Said and post-colonial theorists sowed the intellectual groundwork for the decolonise movement in universities throughout the 1980s and 1990s. But as a campaigning force, it is generally recognised to have spread around the world from student protests which began at South African universities. In 2015, campus statues of colonialist and philanthropist Cecil Rhodes became a particular target. Under the slogan ‘Rhodes Must Fall’, the campaign soon spread to the UK, and the University of Oxford in particular. Although the immediate demand was for the removal of statues, the movement had a bolder, broader aim to address the ‘unequal vision of the world as it manifests itself within universities’. That same year students at University College London launched the ‘Why is my curriculum white?’ campaign which demanded changes to the content of degree courses and, in the USA, campus protests against racial discrimination became widespread. The death of American George Floyd in 2020 focused renewed attention on decolonising schools and universities. Although ostensibly begun by students, campaigns have been readily taken up by university administrators and teaching unions.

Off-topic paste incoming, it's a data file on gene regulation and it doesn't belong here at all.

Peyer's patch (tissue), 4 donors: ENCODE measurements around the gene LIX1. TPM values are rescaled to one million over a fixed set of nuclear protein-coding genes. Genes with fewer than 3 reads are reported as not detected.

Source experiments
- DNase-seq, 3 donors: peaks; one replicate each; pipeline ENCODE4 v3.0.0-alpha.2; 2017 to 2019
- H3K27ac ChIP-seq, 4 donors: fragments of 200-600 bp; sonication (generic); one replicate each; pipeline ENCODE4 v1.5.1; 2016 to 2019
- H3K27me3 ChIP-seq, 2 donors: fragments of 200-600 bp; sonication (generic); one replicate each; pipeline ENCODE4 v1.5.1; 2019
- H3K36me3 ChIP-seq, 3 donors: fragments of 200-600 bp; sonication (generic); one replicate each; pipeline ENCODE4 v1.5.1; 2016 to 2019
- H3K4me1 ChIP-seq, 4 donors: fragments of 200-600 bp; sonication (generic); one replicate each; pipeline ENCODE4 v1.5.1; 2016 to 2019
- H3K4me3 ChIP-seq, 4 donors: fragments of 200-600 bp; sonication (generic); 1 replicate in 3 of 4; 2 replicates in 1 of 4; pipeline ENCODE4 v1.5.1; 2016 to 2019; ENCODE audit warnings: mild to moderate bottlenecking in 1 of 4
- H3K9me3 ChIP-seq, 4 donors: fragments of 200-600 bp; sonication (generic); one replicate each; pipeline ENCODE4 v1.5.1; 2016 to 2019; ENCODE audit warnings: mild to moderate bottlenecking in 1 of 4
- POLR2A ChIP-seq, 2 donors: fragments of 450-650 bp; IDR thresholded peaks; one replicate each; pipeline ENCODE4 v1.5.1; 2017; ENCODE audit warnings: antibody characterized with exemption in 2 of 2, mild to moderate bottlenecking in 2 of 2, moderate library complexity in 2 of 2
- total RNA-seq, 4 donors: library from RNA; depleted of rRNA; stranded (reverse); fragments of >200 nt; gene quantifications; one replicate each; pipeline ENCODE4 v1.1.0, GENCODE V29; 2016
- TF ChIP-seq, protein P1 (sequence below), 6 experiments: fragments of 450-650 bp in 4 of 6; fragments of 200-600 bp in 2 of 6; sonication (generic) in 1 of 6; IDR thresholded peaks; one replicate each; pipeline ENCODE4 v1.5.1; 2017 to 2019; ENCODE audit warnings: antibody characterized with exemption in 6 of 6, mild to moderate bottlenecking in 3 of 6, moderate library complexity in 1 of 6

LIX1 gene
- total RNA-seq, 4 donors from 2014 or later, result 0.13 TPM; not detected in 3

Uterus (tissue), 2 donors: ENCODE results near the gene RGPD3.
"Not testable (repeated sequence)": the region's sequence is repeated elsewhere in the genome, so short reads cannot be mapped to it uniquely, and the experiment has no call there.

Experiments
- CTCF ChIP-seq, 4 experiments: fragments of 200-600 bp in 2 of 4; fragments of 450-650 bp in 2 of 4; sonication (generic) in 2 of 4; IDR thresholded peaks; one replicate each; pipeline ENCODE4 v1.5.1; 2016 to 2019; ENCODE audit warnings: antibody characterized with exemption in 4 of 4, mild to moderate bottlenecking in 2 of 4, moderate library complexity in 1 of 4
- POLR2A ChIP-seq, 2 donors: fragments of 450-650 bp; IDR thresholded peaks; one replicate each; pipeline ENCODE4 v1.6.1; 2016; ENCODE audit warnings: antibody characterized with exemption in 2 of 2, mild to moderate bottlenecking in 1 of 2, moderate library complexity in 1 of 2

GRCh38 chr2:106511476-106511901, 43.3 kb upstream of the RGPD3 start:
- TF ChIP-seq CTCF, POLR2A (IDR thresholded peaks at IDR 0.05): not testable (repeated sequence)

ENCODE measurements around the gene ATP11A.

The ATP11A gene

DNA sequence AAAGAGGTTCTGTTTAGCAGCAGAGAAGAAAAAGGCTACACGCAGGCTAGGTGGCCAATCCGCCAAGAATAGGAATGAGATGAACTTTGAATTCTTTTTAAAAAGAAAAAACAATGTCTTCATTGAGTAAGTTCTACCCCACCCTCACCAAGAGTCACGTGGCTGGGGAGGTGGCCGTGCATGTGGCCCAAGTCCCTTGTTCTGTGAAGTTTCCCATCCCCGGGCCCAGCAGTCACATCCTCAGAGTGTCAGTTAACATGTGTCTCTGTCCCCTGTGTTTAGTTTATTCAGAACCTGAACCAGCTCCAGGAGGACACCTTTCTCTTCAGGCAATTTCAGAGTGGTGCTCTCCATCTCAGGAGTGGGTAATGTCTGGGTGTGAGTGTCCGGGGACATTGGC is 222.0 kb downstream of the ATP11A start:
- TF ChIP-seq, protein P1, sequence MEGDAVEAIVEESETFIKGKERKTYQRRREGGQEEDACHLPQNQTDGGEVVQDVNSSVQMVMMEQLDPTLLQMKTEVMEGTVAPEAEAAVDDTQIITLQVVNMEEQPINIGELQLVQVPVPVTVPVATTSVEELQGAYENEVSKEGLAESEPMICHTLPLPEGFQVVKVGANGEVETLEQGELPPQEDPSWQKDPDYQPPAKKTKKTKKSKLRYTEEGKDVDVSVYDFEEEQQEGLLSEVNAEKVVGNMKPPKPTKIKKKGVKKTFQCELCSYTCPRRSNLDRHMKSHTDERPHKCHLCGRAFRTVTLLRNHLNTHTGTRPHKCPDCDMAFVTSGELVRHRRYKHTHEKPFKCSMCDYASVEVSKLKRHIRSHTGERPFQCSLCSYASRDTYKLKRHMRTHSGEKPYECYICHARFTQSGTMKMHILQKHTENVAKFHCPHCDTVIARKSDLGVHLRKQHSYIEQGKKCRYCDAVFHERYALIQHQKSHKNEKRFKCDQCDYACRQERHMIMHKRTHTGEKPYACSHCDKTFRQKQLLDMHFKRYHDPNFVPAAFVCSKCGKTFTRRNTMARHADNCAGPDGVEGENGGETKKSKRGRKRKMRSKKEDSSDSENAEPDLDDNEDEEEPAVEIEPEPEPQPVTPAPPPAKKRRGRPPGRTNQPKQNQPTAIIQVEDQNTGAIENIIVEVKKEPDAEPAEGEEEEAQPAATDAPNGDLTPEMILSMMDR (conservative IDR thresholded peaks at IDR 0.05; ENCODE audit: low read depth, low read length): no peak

Decolonise campaigns are fuelled by the idea that the legacy of colonialism endures in the knowledge taught to students. The assumption is that the curriculum presents a white, western intellectual tradition as universal; the privileging of Kant, Shakespeare and Pythagoras normalises a Euro-centric and Enlightenment-focused view of the world. This, decolonisers argue, reproduces racism in the present. Decolonising education, then, means removing not just the legacy of the past as it lives on in statues, plaques and the names of buildings, but, far more fundamentally, rooting out ‘white’ knowledge. For this reason, no matter how it may be presented, decolonise campaigners always seek to go beyond merely adding new, diverse authors into an already existing curriculum.